She had kept the country independent for 20 years albeit a puppet regime of the Roman Empire.
But whilst the rest of area around the Mediterranean was being torn apart she survived and stayed in power.
But was she really a mannish looking woman in need of a good dentist? An Egyptian expert vigourously disagrees. Cleopatra has long been seen both in Egypt and elsewhere as a symbol of beauty and Zahi Hawass has challenged this new revelation.
The noted Archaeologist says that the notion of her being short, fat and ugly has no scientific basis. In fact he points out that a statue in an American museum as well as engravings of her in a temple in southern Egypt portray Cleopatra as a beautiful woman with a slim body and fine features.
The other side of the coin
Of course the 2,000 year old denarius coin has two sides, as most would do. But it is also two-headed. As it was forged in the personal mint of Mark Antony maybe he didn't only cheat at fishing. In general the Romans certainly didn't allow the Christians a fair fight against the lions did they? No allegations into match fixing by the bookies at the Colliseum have ever been investigated.
But the other side of the coin so to speak reveals that Mark was no Richard Burton himself and Richard Burton himself was no Tom Cruise either let's remember.
According to the depiction on the coin Cleopatra's dashing Roman lover had bulging eyes, a thick neck and a hook nose. An image of Gonzo from the Muppet Show springs immediately to mind. Perhaps that is being a little cruel but certainly there is only one movie depiction that reaches anywhere near such authenticity.
What a carry on
I reckon that the makers of the 1964 British Comedy classic 'Carry on Cleo' got their casting spot on when they picked the late, great Sid James for the role.
The craggy-faced comic actor with the bulbous nose and dirty laugh was born for the role if the University of Newcastle is to be believed.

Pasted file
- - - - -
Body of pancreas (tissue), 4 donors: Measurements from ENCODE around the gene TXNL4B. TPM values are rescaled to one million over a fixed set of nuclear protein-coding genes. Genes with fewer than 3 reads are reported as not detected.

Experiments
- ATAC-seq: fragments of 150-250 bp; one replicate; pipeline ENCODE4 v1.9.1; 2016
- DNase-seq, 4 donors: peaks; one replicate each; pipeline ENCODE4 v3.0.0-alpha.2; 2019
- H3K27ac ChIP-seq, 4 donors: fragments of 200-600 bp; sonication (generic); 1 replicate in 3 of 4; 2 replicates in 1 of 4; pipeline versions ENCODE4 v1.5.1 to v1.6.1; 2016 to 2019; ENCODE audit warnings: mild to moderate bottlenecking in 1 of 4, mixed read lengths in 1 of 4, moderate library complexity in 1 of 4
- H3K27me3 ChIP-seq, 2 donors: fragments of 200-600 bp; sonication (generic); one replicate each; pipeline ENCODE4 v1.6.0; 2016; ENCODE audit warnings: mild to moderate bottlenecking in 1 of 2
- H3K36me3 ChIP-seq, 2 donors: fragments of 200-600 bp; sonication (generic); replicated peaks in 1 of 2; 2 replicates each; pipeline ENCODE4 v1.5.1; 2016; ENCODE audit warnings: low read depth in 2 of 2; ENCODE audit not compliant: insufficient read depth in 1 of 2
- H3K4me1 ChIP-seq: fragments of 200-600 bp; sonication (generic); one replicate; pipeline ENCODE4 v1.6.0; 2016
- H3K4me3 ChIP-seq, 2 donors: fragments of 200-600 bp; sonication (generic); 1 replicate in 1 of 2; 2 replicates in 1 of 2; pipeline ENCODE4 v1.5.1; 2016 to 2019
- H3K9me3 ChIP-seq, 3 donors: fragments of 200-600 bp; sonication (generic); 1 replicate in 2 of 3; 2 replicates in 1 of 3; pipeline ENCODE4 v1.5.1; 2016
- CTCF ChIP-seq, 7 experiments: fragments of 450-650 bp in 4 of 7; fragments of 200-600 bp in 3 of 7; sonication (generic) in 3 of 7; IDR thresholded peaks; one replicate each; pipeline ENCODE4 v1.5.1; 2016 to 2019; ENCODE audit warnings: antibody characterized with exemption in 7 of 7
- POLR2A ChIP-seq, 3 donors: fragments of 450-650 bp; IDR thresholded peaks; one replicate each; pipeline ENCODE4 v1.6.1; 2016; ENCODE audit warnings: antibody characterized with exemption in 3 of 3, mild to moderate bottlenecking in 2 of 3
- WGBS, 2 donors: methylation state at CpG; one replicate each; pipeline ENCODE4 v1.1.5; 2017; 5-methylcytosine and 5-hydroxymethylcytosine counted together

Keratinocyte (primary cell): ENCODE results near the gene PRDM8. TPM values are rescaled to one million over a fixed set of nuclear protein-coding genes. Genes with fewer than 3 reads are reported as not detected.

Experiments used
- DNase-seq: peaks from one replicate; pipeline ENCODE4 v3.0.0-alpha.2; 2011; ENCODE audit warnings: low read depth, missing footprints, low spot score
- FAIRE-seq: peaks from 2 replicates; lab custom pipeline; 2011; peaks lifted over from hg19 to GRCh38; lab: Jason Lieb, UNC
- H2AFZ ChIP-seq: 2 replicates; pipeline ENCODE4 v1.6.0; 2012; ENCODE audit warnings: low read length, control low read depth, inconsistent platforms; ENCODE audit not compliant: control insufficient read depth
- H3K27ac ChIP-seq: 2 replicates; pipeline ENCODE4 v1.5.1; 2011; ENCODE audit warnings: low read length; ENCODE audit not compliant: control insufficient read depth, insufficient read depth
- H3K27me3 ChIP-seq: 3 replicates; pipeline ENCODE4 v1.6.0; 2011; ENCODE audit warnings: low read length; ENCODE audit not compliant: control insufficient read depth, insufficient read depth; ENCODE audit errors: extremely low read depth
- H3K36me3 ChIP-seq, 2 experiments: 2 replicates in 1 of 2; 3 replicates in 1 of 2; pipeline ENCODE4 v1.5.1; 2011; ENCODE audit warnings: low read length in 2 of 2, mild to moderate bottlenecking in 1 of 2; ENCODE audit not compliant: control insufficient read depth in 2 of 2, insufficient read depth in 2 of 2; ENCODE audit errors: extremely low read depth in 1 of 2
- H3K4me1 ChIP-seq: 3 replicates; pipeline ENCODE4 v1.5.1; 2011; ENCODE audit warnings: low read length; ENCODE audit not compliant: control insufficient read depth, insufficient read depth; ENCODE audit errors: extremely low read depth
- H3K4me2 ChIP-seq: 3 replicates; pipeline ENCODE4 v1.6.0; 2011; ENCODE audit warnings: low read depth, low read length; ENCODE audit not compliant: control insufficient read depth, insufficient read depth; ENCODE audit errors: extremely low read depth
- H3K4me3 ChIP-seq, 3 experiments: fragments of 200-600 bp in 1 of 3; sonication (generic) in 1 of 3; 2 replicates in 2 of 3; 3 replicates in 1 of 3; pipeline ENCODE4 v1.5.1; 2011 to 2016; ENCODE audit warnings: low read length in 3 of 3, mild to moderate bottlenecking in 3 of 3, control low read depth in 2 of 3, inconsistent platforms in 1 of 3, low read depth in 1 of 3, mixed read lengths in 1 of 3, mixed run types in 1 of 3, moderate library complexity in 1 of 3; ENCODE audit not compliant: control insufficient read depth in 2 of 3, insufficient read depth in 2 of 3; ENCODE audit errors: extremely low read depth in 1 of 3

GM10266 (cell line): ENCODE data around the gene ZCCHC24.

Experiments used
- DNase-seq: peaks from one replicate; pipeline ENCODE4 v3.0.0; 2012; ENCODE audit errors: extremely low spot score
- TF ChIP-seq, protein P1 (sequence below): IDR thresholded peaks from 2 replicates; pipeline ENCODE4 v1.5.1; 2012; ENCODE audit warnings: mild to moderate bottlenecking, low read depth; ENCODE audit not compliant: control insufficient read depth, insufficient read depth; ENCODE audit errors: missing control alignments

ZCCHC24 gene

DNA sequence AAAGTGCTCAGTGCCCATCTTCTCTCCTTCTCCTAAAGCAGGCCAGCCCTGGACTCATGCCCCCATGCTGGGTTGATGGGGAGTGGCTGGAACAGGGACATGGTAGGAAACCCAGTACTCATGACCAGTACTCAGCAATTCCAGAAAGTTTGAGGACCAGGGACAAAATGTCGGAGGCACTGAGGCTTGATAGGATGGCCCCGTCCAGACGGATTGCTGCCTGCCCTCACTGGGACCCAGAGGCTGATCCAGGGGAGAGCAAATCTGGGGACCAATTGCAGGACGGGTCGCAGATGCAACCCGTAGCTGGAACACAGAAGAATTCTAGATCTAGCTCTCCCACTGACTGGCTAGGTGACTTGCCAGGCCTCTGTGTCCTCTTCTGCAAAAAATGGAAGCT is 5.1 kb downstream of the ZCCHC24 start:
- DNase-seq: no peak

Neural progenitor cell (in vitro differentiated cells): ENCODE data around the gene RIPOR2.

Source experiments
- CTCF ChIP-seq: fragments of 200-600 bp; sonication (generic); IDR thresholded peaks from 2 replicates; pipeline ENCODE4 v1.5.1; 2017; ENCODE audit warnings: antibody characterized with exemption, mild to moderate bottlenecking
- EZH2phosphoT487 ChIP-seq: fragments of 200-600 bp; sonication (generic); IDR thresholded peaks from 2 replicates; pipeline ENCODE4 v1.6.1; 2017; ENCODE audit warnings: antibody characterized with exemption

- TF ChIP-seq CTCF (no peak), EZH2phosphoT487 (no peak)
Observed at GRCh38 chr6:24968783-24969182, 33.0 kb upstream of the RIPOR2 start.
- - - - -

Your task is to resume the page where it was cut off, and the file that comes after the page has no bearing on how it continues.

Unfortunately the 'Carry on' crew also blew the role of Cleopatra by casting the adorable Amanda Barrie who's Betty Davis eyes and pretty smile caught the heart of the cinema-goers.
However she also had a really sweet sexy voice and a coquettish manner that bewitched Mark Antony in the film. So maybe Pinewood Studios got something right there as our serious Egyptologists would confirm that she indeed possessed a seductive voice and an irresistibility that transcended her looks.
It is no wonder then in that movie Sid gave a breathless exclamation to the camera of "Oh puer, Oh puer, Oh puer!" as he ran off, perhaps for a cold shower or a spot of fishing. And who could have blamed him after seeing Queen Amanda eyelashes a-quiver while she luxuriated in a pool of asses milk.
The Roman conspiracy
But experts also point out that notions of beauty change over the ages. This is certainly true considering the plump and sensous figures of the 17th century depicted in the paintings of Rubens for example. Besides depictions of ancient rulers were often used to project an image of their power rather than offer a true personal likeness.
Also a great deal of the written depictions of Cleopatra give one-sided descriptions of her as drunk and decadent. This is because they were recorded by the ancient Romans and we can only thank Hollywood for not employing any modern Romans as scriptwriters. We've been subjected to enough historic distortion as it is.
The politics of love
It wasn't all romance for our love-struck duo though as there was a political and strategic motive too for Mark's courting ways. He wanted the support of Egypt for his military campaigns in Armenia, Parthia and Mesopotamia. As she was the Queen of Egypt it suited her to have the support of Antony as it gave her added security amongst the turmoil.
However Lindsay Allason-Jones reminds us that "They had three children so they were certainly getting it together." as well as cementing Roman-Egyptian diplomatic relations. But they never did get married since Mark Antony already had two wives. Maybe 'three's company, four's a crowd' as they might say.
Lindsay confirms the obvious point that "I think what's interesting about the coin is that it still somehow comes as a shock that Hollywood isn't right - but it's still a good story."
It's love at first sight for the dashing and resolute Mark Anthony